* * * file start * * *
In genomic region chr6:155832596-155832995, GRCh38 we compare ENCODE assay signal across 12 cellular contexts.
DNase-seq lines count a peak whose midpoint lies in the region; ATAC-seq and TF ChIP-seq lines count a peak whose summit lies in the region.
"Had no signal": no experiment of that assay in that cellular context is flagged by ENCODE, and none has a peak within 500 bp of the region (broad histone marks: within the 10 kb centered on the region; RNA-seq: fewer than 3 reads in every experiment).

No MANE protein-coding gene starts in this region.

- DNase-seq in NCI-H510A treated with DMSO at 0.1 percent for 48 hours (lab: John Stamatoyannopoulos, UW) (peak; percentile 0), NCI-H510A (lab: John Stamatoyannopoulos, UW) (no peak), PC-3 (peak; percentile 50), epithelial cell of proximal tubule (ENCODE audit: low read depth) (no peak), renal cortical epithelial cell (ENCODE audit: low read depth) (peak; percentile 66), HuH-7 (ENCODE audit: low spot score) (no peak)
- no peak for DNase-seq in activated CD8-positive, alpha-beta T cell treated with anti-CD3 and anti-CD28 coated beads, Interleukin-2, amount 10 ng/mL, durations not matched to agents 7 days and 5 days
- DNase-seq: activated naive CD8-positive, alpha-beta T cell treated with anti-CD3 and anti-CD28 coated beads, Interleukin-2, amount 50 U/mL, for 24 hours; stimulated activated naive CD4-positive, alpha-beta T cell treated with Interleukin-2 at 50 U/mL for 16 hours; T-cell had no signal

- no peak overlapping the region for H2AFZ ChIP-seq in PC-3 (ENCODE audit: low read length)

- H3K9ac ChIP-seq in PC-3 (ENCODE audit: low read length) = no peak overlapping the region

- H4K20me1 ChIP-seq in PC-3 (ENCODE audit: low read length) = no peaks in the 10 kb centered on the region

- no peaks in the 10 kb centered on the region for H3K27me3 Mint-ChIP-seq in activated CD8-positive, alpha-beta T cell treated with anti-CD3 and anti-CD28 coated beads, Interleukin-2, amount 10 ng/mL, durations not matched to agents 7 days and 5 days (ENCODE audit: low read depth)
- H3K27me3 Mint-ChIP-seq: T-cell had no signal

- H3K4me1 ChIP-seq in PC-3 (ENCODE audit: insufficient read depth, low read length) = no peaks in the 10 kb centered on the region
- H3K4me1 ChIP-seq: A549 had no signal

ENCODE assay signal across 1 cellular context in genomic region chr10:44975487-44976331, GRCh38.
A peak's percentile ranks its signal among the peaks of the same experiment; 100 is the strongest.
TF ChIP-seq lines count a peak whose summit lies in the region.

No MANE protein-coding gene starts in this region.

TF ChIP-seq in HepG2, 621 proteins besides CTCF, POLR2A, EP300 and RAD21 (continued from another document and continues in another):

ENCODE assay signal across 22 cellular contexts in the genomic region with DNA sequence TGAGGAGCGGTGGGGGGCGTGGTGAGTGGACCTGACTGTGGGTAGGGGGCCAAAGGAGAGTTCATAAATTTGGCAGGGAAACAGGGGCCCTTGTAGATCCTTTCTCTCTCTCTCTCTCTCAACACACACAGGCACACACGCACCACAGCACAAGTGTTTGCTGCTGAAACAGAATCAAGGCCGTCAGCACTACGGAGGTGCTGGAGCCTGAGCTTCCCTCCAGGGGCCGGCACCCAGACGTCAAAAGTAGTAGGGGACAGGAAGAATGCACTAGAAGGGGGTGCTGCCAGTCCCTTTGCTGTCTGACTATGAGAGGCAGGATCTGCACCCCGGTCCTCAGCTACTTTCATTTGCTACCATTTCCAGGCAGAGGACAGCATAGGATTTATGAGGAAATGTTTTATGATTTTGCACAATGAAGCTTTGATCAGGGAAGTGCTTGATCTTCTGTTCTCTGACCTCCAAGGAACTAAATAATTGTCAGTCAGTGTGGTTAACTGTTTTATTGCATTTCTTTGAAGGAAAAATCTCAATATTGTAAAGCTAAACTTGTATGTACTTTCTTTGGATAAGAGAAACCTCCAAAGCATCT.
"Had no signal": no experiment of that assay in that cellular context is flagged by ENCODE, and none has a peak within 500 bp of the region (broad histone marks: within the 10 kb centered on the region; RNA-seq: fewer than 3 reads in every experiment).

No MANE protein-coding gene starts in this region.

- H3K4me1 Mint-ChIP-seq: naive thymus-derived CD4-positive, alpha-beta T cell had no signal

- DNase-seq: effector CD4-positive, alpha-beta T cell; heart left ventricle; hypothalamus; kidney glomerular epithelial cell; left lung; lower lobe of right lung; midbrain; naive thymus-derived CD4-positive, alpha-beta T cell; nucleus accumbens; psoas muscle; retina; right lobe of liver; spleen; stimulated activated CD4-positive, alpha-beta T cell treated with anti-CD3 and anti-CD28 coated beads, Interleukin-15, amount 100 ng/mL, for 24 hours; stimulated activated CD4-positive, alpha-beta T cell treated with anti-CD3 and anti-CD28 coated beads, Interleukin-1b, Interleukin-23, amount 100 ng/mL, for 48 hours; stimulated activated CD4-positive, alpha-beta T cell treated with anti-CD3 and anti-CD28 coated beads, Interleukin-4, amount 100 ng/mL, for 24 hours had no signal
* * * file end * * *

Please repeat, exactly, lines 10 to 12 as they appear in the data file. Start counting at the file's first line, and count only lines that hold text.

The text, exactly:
- H4K20me1 ChIP-seq in PC-3 (ENCODE audit: low read length) = no peaks in the 10 kb centered on the region

- no peaks in the 10 kb centered on the region for H3K27me3 Mint-ChIP-seq in activated CD8-positive, alpha-beta T cell treated with anti-CD3 and anti-CD28 coated beads, Interleukin-2, amount 10 ng/mL, durations not matched to agents 7 days and 5 days (ENCODE audit: low read depth)
- H3K27me3 Mint-ChIP-seq: T-cell had no signal